Life with Pope Francis
Those who want the Gospel to shape the world will be supported by the new pontiff.


LOPEZ: By greeting people outside of Mass on Sunday in Rome as he just did, is Francis simply modeling a parish priest for all the world to see?

WEIGEL: St. Ann’s, the church at which he celebrated Mass this past Sunday, is the “parish church” of Vatican City, so yes, he was introducing himself to his new parishioners. And why not? He’s a pastor, meeting his people.

LOPEZ: Was the pope surprisingly warm to the media during the Saturday audience?

WEIGEL: All that I spoke to were charmed. And the simplicity of his self-presentation was in welcome contrast to the baroque formulations to which the Vatican press office has become addicted.

LOPEZ: What would you like to see people take from your book as we enter Week Two of a new papacy, and the end of Lent?

WEIGEL: A sense of hope for a bright Catholic future, in which a purified and revivified Catholicism, meeting the Lord once again on the Emmaus roads of the 21st century, rediscovers the power that comes from a commitment to mission.

LOPEZ: What do you hope the Roman Curia is taking from it?

WEIGEL: Well, some who have read Evangelical Catholicism are very enthusiastic, and others are not. We’ll see who’s still here in a year, and then we can assess impacts.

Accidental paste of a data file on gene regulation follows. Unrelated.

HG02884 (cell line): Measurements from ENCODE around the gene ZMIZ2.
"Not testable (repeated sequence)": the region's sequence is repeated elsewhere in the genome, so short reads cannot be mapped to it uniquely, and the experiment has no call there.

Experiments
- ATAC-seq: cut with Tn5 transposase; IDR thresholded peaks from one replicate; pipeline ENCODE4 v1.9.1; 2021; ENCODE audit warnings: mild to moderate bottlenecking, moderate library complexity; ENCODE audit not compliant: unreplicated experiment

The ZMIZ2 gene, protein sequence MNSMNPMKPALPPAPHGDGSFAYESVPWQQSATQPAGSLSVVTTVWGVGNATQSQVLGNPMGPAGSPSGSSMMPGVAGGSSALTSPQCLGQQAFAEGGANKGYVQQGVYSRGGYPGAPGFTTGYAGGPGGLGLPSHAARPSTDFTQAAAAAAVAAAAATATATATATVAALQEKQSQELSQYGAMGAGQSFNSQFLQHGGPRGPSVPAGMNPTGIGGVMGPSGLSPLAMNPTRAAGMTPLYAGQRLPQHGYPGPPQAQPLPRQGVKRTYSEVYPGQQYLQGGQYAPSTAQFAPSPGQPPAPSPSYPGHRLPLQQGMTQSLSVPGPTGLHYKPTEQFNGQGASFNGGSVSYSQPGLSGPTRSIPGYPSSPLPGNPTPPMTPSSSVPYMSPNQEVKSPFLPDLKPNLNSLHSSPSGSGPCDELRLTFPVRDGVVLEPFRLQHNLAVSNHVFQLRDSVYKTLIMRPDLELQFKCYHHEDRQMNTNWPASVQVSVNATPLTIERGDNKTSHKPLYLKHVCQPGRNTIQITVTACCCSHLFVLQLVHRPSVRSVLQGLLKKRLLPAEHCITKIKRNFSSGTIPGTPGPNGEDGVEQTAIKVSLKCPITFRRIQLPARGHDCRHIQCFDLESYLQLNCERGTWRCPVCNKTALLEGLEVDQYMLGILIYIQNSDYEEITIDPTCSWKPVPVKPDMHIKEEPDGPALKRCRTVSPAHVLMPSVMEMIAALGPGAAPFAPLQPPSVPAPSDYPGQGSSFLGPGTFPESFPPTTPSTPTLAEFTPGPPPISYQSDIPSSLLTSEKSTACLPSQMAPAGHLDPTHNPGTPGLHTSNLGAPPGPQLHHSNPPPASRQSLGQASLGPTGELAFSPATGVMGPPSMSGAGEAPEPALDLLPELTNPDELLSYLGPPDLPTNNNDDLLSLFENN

LOPEZ: Has anything other than the choice of pope surprised you these past weeks?

WEIGEL: I was frankly surprised by the rapidity of the conclave (although I had been given a tip before the Wednesday voting session that things might in fact move faster, which they clearly did). I was pleasantly surprised by the determination to clean house, and not just in terms of letting a few manifest incompetents fade into the sunset, but in the sense of a real commitment to cultural change in the curia — which I take as a sign that the new evangelization is taking hold, because it’s seized the imagination of the Church’s shepherds, or at least a critical mass of them. And I was sadly surprised that some senior churchmen still don’t seem to understand that chronic self-referentiality is not a winning way to preach the Gospel.

LOPEZ: What should we be listening most for when listening to Francis?

WEIGEL: The pure Gospel, in which goodness and strength, as he said in his inaugural homily, go together.

— Kathryn Jean Lopez is editor-at-large of National Review Online.